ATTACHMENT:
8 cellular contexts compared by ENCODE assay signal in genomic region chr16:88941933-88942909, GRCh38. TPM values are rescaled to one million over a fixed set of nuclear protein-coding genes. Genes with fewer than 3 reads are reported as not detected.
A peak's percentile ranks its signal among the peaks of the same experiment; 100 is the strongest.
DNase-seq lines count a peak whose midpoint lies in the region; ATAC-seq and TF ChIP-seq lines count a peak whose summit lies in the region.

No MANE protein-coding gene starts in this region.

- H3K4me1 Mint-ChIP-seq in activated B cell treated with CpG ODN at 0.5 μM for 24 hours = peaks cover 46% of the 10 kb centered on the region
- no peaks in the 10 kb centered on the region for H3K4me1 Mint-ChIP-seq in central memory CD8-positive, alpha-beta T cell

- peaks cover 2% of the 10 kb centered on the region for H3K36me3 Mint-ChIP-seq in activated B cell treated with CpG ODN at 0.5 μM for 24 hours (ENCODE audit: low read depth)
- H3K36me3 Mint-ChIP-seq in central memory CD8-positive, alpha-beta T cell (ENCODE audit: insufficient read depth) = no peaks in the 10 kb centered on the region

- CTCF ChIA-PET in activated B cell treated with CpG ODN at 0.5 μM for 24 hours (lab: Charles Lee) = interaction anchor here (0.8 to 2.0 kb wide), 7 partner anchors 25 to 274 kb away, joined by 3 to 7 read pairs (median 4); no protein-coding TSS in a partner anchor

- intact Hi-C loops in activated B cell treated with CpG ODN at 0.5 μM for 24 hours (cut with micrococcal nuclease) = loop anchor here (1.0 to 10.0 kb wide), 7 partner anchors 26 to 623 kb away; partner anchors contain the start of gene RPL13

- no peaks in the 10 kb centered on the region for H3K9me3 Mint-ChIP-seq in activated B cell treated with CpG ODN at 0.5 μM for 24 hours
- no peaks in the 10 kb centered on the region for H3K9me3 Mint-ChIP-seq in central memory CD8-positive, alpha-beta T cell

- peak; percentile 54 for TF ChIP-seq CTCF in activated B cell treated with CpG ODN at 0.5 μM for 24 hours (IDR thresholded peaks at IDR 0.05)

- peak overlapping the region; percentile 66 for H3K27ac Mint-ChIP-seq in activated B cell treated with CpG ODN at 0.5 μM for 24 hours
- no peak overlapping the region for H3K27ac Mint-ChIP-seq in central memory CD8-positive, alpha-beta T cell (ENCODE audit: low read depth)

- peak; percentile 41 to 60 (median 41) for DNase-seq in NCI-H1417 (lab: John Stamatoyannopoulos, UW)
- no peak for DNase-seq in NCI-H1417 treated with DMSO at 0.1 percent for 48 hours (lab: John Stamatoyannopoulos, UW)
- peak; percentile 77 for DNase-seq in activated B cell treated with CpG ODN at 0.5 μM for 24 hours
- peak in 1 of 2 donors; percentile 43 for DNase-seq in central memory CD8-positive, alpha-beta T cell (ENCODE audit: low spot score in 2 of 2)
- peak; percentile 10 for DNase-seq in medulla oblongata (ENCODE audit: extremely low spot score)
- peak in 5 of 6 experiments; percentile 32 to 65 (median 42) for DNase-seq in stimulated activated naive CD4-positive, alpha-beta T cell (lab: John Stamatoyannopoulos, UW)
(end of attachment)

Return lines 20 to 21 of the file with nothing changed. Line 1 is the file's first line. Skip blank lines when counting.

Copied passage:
- peak; percentile 10 for DNase-seq in medulla oblongata (ENCODE audit: extremely low spot score)
- peak in 5 of 6 experiments; percentile 32 to 65 (median 42) for DNase-seq in stimulated activated naive CD4-positive, alpha-beta T cell (lab: John Stamatoyannopoulos, UW)